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Apart from the amounts and sources of funding, candidates must also disclose any excess in campaign funds, and if suppliers of materials used in the campaign paid the proper taxes.

During the just concluded campaign, presidential candidate Isko Moreno drew flak after admitting that he kept P50.8 million in leftover campaign donations when he ran for the Senate in 2016.

Moreno explained that he declared the excess and kept the money because there are no clear rules on what to do with excess funds. All donations also went to a pooled war chest so he wasn’t sure who among the donors should get back their contribution.

The typical campaign donor in this country sees the contribution as an investment. A return on that investment rather than a return of any leftover cash is expected in case the candidate wins. Even in case of defeat, there’s a chance that the candidate might make a comeback – as Moreno did, in his 2019 bid for mayor of Manila.

Moreno’s case is rare only in his official declaration of the unspent cash, and what he did with it.

The amount involved gives us an idea of how expensive an election campaign can be in this country. That was back in 2016, long before the pandemic, before the Russian invasion of Ukraine that has led to a dizzying fuel price surge and a global supply chain crunch, which have made the prices of my favorite fast-food items surge by an average of 10 percent in recent days.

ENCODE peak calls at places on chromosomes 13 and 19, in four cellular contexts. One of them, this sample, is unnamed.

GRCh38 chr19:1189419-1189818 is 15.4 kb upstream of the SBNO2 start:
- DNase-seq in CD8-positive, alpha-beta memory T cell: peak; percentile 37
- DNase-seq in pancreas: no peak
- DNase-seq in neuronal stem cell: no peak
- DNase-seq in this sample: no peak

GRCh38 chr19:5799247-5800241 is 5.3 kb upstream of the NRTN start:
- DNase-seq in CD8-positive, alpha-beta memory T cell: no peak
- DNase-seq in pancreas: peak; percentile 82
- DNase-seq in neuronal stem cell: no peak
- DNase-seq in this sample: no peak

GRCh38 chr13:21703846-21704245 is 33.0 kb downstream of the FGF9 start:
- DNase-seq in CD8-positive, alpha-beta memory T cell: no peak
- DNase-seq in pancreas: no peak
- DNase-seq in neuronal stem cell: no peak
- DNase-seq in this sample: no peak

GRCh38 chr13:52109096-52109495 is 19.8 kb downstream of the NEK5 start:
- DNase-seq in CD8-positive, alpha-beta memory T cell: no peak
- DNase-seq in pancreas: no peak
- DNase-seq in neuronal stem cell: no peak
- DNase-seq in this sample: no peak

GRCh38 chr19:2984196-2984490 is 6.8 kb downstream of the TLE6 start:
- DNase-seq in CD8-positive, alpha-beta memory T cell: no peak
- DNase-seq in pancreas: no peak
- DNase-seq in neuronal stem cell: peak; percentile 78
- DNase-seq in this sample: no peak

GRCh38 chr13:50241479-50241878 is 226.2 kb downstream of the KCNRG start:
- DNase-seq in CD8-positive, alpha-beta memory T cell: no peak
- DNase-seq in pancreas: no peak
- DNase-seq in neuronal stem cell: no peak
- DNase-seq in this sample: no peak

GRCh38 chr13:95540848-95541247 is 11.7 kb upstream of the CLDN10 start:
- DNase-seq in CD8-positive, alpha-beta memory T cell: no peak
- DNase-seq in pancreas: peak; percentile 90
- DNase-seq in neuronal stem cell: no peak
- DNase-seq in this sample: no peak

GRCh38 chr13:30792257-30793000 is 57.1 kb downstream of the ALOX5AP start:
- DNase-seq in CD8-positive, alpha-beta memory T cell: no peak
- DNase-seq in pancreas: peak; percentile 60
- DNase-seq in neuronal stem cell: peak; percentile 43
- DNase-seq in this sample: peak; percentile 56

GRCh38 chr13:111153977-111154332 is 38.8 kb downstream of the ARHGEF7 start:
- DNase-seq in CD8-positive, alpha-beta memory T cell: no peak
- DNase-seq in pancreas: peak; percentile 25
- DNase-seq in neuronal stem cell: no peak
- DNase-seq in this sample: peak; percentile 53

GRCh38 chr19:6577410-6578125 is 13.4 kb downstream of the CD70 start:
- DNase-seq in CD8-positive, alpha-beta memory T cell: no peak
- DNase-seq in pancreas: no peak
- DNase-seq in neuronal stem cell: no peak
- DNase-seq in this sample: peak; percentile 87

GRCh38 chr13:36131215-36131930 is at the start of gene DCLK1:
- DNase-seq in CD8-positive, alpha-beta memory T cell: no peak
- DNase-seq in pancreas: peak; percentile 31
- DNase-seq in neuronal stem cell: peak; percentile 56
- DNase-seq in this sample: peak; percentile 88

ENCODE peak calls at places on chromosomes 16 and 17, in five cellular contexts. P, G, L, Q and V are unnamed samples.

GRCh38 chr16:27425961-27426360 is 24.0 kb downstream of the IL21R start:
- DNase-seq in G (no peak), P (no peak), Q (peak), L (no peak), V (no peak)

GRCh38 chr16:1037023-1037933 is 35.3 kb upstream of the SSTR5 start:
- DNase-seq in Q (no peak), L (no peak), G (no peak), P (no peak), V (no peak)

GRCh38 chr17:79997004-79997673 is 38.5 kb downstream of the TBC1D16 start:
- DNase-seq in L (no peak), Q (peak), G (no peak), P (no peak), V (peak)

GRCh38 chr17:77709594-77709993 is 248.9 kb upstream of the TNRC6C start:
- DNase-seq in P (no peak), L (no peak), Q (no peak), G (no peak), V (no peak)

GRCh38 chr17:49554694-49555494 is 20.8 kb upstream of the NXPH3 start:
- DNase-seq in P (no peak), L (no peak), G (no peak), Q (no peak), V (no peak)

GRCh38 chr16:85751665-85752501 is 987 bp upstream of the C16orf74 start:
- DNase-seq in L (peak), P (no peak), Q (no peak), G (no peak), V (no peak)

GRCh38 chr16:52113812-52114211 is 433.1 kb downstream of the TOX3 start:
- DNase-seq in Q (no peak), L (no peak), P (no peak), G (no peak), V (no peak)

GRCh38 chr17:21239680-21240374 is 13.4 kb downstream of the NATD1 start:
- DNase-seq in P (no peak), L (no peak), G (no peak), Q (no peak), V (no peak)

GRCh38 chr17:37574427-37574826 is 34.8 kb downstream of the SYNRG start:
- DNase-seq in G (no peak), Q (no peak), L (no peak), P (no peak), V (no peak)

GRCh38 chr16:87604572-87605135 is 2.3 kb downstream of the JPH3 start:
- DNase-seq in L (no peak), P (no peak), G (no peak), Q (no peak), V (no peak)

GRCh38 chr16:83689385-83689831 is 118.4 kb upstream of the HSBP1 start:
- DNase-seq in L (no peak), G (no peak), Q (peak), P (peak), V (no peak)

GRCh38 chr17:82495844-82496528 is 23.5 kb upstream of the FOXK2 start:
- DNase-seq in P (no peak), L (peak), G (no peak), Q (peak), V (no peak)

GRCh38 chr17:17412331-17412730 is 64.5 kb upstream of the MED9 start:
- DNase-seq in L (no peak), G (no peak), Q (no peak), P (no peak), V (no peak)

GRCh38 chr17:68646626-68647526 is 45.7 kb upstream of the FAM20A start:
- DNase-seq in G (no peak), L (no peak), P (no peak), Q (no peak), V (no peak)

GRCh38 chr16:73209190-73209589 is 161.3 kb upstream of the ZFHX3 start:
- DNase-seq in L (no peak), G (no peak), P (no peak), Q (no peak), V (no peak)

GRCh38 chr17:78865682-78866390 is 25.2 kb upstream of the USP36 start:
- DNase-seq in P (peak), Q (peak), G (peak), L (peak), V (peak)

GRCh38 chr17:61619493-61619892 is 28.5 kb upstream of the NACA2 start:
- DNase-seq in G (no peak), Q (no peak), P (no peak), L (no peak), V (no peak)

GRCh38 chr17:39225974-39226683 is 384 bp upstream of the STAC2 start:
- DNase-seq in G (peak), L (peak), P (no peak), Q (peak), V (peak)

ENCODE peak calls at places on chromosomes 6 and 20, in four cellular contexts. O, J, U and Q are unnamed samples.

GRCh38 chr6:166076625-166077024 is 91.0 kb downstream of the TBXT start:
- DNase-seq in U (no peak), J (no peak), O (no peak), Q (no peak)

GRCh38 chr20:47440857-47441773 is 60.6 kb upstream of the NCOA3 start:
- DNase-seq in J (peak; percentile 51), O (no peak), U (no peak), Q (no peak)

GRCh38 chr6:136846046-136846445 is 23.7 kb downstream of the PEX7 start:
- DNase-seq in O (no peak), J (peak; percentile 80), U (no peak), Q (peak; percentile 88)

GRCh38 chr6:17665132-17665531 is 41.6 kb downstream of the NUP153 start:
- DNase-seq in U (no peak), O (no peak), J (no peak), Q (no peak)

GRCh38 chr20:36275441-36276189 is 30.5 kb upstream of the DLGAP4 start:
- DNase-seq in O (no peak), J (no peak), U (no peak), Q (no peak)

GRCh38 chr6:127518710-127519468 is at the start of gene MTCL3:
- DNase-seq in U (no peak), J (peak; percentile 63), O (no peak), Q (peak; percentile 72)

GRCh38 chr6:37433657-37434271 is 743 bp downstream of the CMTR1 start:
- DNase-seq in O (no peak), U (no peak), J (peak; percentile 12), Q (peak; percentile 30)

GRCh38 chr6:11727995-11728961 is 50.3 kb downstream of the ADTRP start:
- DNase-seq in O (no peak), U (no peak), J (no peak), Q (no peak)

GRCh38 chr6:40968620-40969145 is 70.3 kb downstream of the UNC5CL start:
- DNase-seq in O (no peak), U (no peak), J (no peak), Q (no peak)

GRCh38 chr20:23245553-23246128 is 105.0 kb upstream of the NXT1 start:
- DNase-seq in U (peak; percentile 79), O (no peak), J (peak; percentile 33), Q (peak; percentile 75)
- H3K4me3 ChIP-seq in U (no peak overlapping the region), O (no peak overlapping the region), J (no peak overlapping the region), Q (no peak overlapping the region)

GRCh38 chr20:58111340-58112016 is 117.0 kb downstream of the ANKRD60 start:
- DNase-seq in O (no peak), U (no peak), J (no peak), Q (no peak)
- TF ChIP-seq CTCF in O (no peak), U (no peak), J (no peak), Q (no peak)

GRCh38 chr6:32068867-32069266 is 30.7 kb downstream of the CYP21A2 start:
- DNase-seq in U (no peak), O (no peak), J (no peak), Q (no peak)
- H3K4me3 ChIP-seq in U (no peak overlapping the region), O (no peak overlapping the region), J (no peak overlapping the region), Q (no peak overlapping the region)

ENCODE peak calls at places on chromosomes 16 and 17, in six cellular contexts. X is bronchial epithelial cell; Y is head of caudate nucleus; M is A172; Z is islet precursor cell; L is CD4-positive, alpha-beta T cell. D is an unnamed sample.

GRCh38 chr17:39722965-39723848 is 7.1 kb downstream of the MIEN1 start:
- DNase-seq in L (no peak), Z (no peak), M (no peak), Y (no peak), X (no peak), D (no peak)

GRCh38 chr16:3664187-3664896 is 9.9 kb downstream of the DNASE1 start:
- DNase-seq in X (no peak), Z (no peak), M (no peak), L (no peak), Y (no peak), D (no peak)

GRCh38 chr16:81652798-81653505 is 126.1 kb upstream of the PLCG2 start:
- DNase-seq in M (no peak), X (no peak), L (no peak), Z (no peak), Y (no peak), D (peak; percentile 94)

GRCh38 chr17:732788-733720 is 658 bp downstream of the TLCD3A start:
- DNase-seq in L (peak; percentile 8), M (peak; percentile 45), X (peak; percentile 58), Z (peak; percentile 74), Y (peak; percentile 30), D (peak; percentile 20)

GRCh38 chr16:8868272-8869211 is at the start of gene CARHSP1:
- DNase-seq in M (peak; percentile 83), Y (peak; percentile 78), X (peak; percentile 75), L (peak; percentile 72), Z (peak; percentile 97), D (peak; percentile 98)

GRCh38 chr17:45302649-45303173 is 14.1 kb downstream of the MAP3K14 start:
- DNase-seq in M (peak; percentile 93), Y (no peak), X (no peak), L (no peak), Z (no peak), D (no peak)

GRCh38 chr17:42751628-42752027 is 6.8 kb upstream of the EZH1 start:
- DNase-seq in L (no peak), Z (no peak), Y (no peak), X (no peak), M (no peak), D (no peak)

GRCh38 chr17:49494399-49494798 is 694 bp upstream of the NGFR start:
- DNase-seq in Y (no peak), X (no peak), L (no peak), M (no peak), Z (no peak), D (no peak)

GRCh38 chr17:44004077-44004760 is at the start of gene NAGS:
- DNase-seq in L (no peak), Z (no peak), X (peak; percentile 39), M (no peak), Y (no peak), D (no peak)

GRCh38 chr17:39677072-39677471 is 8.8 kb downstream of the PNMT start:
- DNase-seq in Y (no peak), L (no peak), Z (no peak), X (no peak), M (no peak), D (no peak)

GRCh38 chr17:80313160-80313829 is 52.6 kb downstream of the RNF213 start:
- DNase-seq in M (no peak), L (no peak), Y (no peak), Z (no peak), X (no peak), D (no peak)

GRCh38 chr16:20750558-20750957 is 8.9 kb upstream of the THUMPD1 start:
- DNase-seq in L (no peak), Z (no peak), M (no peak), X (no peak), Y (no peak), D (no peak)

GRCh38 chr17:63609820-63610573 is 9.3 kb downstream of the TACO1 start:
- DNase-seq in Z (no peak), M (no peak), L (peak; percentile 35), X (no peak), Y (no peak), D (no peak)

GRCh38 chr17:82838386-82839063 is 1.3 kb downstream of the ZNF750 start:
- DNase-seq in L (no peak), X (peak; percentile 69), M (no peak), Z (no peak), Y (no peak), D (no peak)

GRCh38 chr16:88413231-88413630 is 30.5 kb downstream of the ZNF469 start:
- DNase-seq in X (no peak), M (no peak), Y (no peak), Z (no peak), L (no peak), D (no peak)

This year’s campaign has been even more expensive, as social media expenditures added to the costs of advertising on traditional media particularly TV.

Maintaining troll armies, influencers and pop-up ads on popular social media platforms, even before the formal start of a campaign, is not for those with limited resources. Instead of leveling the election playing field, socmed has made it even more lopsided in favor of wealthy candidates.

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Some Comelec officials have been pushing for campaign finance reforms. While the proposals may seem as doomed as efforts to at least put some curbs on dynasty building, proponents of the reforms might appeal to the enlightened self-interest of lawmakers: drastically cutting the cost of election campaigns can be good for them, not only in terms of their finances but also by making them less beholden to special interests.

In our society that puts a premium on returning favors, repaying political debts often leads to corruption. There must be politicians out there who want to reduce this kind of indebtedness incurred during election campaigns.

They can review their SOCEs to remind themselves how much it has cost them to win a post with long hours, challenging tasks and modest pay.

Often, the expenditures cannot ever be recovered within the entire term of office, even with all the legitimate allowances and perks on top of the basic pay.

And often, with the enormous amounts required for running a campaign, a return on investment is possible only through kickbacks, sweetheart deals with government for winning candidates’ family businesses, and generous “gifts” that are prohibited under Republic Act 6713, the Code of Conduct and Ethical Standards for Public Officials and Employees.

Such lucrative ROI must be why there is strong political resistance to campaign finance reforms.